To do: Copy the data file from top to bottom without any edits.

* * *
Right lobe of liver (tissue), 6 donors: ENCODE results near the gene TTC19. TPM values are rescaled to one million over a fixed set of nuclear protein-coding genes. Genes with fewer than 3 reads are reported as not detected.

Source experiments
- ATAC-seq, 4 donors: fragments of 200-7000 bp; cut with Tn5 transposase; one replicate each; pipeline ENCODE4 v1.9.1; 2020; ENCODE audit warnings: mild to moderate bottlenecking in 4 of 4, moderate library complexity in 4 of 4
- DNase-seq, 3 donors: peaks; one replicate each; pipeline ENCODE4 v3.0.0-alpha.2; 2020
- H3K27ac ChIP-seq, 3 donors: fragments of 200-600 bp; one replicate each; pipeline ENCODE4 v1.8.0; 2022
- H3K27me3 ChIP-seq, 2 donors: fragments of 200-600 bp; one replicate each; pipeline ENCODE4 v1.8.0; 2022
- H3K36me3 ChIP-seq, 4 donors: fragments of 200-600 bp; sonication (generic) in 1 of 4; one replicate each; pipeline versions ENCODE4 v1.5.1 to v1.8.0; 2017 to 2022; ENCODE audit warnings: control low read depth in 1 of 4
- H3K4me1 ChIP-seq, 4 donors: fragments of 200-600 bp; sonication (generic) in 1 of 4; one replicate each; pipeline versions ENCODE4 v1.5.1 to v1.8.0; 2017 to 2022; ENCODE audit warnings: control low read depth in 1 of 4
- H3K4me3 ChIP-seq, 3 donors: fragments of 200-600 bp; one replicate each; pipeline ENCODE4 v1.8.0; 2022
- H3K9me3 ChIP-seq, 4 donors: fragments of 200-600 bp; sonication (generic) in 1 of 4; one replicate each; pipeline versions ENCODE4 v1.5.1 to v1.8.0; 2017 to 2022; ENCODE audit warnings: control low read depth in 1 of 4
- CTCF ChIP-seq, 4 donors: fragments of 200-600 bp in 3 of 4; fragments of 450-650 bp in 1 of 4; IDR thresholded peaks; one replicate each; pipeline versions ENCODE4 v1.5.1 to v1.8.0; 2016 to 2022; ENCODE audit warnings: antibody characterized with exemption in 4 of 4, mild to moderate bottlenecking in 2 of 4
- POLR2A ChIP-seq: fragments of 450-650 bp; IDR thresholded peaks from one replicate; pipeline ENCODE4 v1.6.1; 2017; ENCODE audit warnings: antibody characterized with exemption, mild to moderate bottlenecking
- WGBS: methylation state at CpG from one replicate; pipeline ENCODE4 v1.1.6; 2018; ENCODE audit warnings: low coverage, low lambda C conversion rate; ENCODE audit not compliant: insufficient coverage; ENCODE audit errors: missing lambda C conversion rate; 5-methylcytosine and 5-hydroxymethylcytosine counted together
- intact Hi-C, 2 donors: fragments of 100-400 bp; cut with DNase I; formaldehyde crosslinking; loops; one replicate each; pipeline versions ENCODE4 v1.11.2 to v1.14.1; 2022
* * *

Right lobe of liver (tissue), 6 donors: ENCODE results near the gene TTC19. TPM values are rescaled to one million over a fixed set of nuclear protein-coding genes. Genes with fewer than 3 reads are reported as not detected.

Source experiments
- ATAC-seq, 4 donors: fragments of 200-7000 bp; cut with Tn5 transposase; one replicate each; pipeline ENCODE4 v1.9.1; 2020; ENCODE audit warnings: mild to moderate bottlenecking in 4 of 4, moderate library complexity in 4 of 4
- DNase-seq, 3 donors: peaks; one replicate each; pipeline ENCODE4 v3.0.0-alpha.2; 2020
- H3K27ac ChIP-seq, 3 donors: fragments of 200-600 bp; one replicate each; pipeline ENCODE4 v1.8.0; 2022
- H3K27me3 ChIP-seq, 2 donors: fragments of 200-600 bp; one replicate each; pipeline ENCODE4 v1.8.0; 2022
- H3K36me3 ChIP-seq, 4 donors: fragments of 200-600 bp; sonication (generic) in 1 of 4; one replicate each; pipeline versions ENCODE4 v1.5.1 to v1.8.0; 2017 to 2022; ENCODE audit warnings: control low read depth in 1 of 4
- H3K4me1 ChIP-seq, 4 donors: fragments of 200-600 bp; sonication (generic) in 1 of 4; one replicate each; pipeline versions ENCODE4 v1.5.1 to v1.8.0; 2017 to 2022; ENCODE audit warnings: control low read depth in 1 of 4
- H3K4me3 ChIP-seq, 3 donors: fragments of 200-600 bp; one replicate each; pipeline ENCODE4 v1.8.0; 2022
- H3K9me3 ChIP-seq, 4 donors: fragments of 200-600 bp; sonication (generic) in 1 of 4; one replicate each; pipeline versions ENCODE4 v1.5.1 to v1.8.0; 2017 to 2022; ENCODE audit warnings: control low read depth in 1 of 4
- CTCF ChIP-seq, 4 donors: fragments of 200-600 bp in 3 of 4; fragments of 450-650 bp in 1 of 4; IDR thresholded peaks; one replicate each; pipeline versions ENCODE4 v1.5.1 to v1.8.0; 2016 to 2022; ENCODE audit warnings: antibody characterized with exemption in 4 of 4, mild to moderate bottlenecking in 2 of 4
- POLR2A ChIP-seq: fragments of 450-650 bp; IDR thresholded peaks from one replicate; pipeline ENCODE4 v1.6.1; 2017; ENCODE audit warnings: antibody characterized with exemption, mild to moderate bottlenecking
- WGBS: methylation state at CpG from one replicate; pipeline ENCODE4 v1.1.6; 2018; ENCODE audit warnings: low coverage, low lambda C conversion rate; ENCODE audit not compliant: insufficient coverage; ENCODE audit errors: missing lambda C conversion rate; 5-methylcytosine and 5-hydroxymethylcytosine counted together
- intact Hi-C, 2 donors: fragments of 100-400 bp; cut with DNase I; formaldehyde crosslinking; loops; one replicate each; pipeline versions ENCODE4 v1.11.2 to v1.14.1; 2022